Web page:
Global Population Speak Out explores connections between the size and growth of the human population and key sustainability issues. Urgent issues like biodiversity loss, carbon emissions, human-rights and human-health are explored from the perspective of grassroots population advocacy. Importantly, population size and growth are not framed as intractable problems, but rather global population stabilization — achieved through pursuit and realization of a progressive human rights agenda — is shown to be a powerful contributor to solving today’s most pressing ecological and social challenges.
In the 21st century, working on the population issue — Speaking Out — means working against oppressive cultural practices such as the low status of women around the world, gender-based violence, genital mutilation, forced prostitution, slavery, and child marriage. After all, these are important factors that significantly contribute to high fertility and population growth: because they rob women of social power, self-determination and true choice in how many children to have, and when. By weakening and eliminating these scourges — along with expanding access to family planning information and services — global population will stabilize and start a gradual decline sooner rather than later. No doubt the natural world will applaud this, as will the individuals around the world benefiting from strengthened human health and rights. Learn more about the solutions.
Human population is, literally, the foundation of every social relationship imaginable. Likewise, the human relationship with the natural world is basically a function of our population dynamics (size, density and change), combined with our social behaviors. Interestingly, attitudes about human population size and growth often serve as telling proxies for attitudes about humanity’s place in nature. There are many ideological and vested interests who are either agnostic on the population issue, or even worse, simply don’t care about the rights of other species to exist. Some think endless population growth is both desirable and possible, others think the problem will solve itself. They are wrong.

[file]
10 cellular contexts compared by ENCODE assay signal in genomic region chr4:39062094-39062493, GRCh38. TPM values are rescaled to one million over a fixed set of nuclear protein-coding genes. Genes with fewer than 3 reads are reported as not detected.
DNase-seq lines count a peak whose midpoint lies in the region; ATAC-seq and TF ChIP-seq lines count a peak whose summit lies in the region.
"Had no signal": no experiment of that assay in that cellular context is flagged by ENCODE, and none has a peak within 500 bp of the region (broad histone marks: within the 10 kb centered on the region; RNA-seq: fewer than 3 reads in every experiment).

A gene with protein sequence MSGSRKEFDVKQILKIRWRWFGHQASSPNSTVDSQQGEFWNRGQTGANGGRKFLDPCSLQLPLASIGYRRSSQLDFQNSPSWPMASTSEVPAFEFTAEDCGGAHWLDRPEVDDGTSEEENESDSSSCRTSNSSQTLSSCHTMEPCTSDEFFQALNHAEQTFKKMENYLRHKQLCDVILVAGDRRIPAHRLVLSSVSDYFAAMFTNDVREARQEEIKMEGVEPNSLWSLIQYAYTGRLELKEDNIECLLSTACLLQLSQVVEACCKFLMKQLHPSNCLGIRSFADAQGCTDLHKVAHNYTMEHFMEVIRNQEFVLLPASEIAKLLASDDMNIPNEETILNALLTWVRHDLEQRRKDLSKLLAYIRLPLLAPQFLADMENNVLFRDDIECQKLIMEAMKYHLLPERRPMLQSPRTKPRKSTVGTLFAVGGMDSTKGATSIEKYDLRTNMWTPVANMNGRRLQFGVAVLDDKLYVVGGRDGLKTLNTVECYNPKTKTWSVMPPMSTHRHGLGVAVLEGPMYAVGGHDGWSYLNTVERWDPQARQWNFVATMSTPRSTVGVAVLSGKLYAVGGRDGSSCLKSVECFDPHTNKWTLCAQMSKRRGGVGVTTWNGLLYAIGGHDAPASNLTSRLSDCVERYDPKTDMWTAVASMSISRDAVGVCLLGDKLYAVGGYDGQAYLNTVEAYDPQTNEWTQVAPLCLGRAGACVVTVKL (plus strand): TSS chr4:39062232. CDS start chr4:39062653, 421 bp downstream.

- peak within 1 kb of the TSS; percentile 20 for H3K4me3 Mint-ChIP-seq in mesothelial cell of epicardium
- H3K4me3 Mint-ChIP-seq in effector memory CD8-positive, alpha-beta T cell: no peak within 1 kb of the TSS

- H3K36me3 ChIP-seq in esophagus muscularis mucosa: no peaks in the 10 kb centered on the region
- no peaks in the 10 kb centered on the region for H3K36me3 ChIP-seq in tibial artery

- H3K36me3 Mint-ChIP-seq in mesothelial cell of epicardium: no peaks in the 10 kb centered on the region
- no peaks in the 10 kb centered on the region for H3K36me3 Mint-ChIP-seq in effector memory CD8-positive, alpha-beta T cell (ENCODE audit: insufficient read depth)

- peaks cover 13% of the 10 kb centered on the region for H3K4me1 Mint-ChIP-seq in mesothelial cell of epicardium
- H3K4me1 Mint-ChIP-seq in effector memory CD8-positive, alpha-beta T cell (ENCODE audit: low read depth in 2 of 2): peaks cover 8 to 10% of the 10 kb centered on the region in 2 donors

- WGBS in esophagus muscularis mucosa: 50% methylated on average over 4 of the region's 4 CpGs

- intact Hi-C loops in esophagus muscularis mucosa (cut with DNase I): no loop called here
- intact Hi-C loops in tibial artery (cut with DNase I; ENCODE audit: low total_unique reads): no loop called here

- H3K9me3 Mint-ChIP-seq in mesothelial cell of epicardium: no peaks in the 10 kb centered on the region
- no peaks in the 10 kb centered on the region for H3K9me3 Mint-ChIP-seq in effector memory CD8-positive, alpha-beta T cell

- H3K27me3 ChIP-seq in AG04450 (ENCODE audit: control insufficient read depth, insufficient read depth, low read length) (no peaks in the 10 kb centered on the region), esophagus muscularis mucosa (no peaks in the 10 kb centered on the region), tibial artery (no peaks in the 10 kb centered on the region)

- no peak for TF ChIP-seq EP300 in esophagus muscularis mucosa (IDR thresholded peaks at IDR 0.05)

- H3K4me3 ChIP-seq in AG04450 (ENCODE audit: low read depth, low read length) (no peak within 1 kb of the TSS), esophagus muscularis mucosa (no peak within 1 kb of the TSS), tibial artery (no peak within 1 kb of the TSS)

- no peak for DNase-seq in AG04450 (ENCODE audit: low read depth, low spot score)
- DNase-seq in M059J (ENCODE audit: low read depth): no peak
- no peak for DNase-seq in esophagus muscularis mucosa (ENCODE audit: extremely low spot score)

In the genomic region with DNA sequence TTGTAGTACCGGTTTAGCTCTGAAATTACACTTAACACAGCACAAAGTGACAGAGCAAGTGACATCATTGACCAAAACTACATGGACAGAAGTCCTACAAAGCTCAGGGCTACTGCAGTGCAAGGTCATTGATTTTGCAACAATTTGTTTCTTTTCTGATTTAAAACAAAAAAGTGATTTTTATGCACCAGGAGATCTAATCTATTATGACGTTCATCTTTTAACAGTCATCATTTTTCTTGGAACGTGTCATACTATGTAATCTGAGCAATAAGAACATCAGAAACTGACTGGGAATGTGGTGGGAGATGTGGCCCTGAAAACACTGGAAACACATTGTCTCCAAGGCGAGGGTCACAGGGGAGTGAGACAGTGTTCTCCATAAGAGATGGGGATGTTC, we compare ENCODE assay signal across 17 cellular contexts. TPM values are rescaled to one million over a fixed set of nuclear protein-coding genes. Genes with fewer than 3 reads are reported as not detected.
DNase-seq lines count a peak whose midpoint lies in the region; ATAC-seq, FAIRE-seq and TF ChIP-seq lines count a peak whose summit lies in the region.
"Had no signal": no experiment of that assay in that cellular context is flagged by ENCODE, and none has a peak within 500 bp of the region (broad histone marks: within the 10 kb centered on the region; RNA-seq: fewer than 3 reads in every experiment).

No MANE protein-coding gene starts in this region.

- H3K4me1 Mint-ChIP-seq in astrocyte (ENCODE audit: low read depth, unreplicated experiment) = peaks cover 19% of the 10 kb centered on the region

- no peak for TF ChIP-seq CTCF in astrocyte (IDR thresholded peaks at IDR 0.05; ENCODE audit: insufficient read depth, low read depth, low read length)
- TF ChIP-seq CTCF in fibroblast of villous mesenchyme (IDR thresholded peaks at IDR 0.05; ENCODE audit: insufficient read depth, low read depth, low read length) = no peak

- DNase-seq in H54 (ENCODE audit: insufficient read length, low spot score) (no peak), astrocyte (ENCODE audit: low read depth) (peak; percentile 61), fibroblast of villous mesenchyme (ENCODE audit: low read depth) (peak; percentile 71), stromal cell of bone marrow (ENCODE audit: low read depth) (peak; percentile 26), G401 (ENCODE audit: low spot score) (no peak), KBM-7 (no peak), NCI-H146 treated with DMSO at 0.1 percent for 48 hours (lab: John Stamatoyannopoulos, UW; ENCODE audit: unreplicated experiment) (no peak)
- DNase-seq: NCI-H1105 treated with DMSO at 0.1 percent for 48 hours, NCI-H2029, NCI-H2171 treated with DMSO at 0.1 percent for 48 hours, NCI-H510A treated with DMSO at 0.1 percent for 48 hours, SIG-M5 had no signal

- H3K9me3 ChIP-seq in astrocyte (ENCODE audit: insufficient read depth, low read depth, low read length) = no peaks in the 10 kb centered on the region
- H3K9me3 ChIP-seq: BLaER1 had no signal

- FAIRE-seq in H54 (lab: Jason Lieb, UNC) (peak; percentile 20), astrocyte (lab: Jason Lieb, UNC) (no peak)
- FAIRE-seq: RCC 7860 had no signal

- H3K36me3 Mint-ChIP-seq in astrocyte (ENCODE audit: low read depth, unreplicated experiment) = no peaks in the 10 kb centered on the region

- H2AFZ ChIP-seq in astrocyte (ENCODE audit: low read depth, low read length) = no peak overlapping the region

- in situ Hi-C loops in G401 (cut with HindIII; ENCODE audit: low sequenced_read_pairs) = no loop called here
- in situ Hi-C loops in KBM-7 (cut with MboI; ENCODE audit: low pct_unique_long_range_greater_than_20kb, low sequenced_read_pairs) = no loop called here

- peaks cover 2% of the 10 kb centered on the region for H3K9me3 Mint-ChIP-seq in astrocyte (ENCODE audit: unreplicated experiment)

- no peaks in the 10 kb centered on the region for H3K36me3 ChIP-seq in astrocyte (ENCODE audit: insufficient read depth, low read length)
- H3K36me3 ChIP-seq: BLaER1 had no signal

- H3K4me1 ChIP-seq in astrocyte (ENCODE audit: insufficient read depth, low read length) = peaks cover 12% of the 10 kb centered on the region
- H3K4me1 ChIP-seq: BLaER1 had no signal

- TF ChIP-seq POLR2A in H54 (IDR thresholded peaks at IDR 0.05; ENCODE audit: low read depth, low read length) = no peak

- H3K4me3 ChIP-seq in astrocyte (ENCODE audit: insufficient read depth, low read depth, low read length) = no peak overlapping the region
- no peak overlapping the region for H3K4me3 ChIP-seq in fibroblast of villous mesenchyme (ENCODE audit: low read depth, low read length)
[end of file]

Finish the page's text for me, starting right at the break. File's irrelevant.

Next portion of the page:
Human population stabilization and subsequent consolidations are fundamental steps in the global human behavior change required for a sustainable future. They are not “silver bullets” able to guarantee sustainability on their own, but they impact all other sustainability issues and accepting the need for population stabilization and subsequent decline is a crucial mental turning point — wherein a person moves from allegiance to human-exceptionalism and human-entitlement to a more humble and self-modest conception of humanity’s place within the planetary whole. The primary driver of thinking is no longer centered only on humans and our needs and wants, but rather is conscious of the entire eco-sphere and the rights of other species to exist. For more on these ideas, see Eileen Crist’s Afterword essay in Overdevelopment, Overpopulation, Overshoot.
Global Population Speak Out is a planet-spanning activist-organizing platform, where both experienced population advocates and new learners can access tools to enhance their voices as they Speak Out for a sustainable future. It is important that more humans come to understand, and in turn, learn how to convincingly point out the need and desirability of near term global population stabilization and subsequent gradual declines. Whether you simply become a friend of the campaign, or get seriously involved in raising public awareness, or help create innovative, crowd-sourced ideas for distributing the amazing Overdevelopment, Overpopulation, Overshoot book, the Global Population Speak Out community welcomes you.
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"Over-Over-Over features a refreshingly spare text. There’s an introduction by the guiding founder of the Population Media Center, William Ryerson; a foreword by Musimbi Kanyoro, a veteran defender of family planning as a fundamental human right; and closing comments from Eileen Crist, an advocate for the myriad other species that our own overwhelming presence threatens to push off the planet. You should read their intelligent remarks, because it’s well worth the time – even though you’ll be tempted to go right to the pictures. And understandably so: The real star of this book is the photography."
There are thousands of essays, articles and books dealing with population but “Overdevelopment, Overpopulation, Overshoot” provides a convincing new way of understanding the impacts of population size on human welfare and nature. Through well-chosen quotes, and stunning photographs, this largely visual presentation documents the realities and role of burgeoning human numbers on a broad variety of important areas including the destruction of wildlife and natural systems, air and water pollution, food insecurity and climate change.
A stunningly beautiful book, Over Over Over calls to mind the films of Godfrey Reggio, who some critics called to account for making the ugly—exploding napalm consuming whole villages—look visually compelling. Despite the beautiful images of often ugly things—degraded or devastated land and seascapes, wholesale slaughter of non-human creatures, human crowding and poverty—there is no getting lost and forgetting what is before us: the injury we have wrought as a species to others, the Earth and ourselves.